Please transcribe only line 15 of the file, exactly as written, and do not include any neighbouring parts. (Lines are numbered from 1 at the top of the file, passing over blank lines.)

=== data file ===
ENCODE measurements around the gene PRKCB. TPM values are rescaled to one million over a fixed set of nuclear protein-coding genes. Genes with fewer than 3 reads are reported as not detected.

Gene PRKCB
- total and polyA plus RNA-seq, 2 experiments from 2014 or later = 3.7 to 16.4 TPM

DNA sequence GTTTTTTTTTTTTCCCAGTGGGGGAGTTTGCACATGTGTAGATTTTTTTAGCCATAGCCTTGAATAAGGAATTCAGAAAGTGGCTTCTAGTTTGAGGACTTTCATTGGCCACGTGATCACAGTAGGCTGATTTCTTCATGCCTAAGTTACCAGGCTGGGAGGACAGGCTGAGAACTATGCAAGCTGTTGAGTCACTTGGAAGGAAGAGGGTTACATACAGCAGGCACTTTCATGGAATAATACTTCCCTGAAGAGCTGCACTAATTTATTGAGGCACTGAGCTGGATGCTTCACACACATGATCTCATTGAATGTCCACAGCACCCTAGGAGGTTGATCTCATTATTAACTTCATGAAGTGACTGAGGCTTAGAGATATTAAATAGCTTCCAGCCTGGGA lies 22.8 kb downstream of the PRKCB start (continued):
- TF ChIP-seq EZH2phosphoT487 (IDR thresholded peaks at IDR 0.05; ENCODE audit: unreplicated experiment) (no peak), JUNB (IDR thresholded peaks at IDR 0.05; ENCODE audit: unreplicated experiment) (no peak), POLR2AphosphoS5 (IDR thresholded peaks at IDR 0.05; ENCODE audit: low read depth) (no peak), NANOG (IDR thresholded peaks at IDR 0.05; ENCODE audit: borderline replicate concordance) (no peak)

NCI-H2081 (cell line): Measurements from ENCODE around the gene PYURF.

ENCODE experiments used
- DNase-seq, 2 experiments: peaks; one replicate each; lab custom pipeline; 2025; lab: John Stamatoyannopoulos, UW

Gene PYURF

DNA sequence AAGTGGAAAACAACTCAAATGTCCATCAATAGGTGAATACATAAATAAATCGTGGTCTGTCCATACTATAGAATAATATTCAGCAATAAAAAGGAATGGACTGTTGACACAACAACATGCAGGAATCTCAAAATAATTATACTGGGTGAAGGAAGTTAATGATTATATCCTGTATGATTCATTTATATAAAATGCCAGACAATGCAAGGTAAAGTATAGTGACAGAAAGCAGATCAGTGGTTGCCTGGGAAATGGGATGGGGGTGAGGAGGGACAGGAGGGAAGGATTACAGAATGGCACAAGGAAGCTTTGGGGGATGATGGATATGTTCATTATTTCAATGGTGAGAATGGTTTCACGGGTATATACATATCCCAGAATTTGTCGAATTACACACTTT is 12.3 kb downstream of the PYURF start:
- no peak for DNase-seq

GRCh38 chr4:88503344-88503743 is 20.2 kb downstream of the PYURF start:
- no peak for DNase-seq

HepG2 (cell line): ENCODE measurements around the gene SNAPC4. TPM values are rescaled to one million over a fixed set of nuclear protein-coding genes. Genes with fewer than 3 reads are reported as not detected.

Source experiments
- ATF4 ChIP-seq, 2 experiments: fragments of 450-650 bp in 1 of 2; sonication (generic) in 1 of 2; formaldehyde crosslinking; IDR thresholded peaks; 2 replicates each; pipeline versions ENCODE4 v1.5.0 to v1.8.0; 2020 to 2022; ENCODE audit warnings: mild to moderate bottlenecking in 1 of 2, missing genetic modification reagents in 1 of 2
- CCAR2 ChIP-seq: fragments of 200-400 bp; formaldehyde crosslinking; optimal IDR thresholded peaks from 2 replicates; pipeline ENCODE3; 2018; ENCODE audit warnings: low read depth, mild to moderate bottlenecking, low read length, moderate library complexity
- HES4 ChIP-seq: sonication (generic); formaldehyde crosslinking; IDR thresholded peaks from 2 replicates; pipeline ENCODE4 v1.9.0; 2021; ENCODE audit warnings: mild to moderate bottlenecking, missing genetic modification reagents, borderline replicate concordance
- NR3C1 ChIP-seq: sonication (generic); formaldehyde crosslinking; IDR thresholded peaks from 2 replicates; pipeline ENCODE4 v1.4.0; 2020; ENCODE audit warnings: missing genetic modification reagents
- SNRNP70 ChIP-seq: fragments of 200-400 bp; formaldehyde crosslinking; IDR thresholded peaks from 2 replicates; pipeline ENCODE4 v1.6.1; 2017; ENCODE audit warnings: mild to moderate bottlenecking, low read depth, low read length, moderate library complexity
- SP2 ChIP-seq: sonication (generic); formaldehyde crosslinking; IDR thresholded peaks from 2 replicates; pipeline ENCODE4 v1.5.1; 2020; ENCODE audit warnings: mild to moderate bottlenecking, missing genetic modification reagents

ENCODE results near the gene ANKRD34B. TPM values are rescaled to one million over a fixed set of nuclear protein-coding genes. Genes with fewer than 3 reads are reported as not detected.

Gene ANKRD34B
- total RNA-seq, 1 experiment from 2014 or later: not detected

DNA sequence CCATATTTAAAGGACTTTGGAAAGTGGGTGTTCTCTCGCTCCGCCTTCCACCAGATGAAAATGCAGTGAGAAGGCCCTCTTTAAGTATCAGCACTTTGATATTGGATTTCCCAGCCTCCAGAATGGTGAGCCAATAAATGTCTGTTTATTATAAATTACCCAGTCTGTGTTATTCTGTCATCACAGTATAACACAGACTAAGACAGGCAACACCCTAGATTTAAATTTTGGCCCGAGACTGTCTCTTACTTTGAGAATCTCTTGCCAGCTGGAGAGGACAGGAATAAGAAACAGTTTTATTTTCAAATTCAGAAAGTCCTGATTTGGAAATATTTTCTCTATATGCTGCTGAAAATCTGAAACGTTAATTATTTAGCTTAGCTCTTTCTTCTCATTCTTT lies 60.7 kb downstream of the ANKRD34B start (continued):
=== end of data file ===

Source experiments